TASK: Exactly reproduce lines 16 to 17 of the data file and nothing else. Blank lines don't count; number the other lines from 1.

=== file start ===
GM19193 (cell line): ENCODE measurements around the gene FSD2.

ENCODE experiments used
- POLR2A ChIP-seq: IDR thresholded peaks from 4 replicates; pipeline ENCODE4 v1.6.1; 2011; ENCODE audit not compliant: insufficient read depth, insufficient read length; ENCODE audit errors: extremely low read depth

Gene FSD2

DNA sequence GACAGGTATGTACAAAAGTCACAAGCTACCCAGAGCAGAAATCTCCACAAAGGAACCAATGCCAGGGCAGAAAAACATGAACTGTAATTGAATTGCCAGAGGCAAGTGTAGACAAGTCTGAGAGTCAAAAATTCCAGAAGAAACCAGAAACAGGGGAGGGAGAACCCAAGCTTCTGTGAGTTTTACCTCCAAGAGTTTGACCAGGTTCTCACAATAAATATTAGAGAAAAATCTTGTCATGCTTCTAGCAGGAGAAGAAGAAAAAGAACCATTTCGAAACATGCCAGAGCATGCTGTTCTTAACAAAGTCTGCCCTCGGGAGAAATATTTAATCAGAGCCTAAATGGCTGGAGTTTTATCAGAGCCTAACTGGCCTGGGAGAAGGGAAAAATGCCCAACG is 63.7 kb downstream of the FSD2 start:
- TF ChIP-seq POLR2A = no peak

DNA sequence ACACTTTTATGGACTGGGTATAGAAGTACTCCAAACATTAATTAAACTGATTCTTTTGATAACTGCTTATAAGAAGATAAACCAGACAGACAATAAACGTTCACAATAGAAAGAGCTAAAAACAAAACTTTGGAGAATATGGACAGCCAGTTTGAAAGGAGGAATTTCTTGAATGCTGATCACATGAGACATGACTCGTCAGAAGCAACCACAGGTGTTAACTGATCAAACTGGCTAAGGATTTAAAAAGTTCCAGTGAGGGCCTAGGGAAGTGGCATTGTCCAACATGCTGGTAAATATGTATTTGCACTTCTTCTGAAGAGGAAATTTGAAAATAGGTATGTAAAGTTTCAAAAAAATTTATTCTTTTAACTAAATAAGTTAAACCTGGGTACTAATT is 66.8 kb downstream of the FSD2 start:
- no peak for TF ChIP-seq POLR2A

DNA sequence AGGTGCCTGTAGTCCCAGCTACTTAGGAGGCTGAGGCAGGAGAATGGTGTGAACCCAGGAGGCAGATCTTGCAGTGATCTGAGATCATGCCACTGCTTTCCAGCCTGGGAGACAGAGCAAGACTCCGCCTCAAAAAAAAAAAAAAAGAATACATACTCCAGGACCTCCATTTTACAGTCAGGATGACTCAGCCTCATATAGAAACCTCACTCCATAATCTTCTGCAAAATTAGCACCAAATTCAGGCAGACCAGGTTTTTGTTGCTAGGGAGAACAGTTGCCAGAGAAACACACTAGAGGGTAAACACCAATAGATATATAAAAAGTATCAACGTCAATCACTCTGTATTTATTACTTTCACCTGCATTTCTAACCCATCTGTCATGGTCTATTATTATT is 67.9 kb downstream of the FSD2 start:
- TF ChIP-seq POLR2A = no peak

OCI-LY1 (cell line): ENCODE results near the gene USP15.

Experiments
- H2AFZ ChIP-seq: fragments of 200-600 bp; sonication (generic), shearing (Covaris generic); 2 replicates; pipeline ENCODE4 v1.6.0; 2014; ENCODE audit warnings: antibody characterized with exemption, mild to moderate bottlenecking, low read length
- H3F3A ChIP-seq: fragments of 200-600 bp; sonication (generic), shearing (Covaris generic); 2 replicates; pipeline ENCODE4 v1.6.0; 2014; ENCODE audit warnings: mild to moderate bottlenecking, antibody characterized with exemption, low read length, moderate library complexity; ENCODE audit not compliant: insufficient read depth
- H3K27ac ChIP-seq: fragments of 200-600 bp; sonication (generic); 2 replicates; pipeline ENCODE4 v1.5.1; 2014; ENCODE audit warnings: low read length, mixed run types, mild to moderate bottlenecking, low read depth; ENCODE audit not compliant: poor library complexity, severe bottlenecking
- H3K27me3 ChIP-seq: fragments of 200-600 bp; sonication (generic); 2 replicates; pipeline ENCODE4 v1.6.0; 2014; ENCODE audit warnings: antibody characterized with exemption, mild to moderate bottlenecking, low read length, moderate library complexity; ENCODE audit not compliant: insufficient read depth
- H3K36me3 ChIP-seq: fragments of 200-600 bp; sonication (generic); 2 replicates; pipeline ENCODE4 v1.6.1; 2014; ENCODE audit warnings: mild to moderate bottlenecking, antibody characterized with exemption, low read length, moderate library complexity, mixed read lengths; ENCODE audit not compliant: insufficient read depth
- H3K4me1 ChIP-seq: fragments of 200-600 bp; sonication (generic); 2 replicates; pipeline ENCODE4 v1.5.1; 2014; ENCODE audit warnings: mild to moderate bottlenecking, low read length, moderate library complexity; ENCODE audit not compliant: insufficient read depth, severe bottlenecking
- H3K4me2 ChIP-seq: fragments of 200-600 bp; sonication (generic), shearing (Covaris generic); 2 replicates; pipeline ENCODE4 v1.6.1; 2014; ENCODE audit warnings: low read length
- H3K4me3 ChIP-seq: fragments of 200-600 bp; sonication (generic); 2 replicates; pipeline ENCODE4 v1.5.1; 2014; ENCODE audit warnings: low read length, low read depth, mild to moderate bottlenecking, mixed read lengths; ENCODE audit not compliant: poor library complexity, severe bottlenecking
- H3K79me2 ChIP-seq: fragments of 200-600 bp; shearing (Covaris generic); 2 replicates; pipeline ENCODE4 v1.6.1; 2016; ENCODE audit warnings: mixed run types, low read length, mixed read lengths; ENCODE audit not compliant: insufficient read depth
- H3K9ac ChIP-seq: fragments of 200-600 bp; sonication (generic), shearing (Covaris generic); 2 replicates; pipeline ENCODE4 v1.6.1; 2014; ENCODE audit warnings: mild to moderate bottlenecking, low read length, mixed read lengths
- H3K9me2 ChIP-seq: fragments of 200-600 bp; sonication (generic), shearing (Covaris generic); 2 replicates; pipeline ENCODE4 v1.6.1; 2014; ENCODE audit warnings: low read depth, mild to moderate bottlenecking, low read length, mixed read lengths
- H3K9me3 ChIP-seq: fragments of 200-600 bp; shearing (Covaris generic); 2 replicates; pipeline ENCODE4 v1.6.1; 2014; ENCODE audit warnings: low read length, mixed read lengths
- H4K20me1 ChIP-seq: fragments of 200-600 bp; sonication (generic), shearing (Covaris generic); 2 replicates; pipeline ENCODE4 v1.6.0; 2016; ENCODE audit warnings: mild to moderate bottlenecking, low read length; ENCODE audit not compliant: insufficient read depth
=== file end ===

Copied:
- H3K27me3 ChIP-seq: fragments of 200-600 bp; sonication (generic); 2 replicates; pipeline ENCODE4 v1.6.0; 2014; ENCODE audit warnings: antibody characterized with exemption, mild to moderate bottlenecking, low read length, moderate library complexity; ENCODE audit not compliant: insufficient read depth
- H3K36me3 ChIP-seq: fragments of 200-600 bp; sonication (generic); 2 replicates; pipeline ENCODE4 v1.6.1; 2014; ENCODE audit warnings: mild to moderate bottlenecking, antibody characterized with exemption, low read length, moderate library complexity, mixed read lengths; ENCODE audit not compliant: insufficient read depth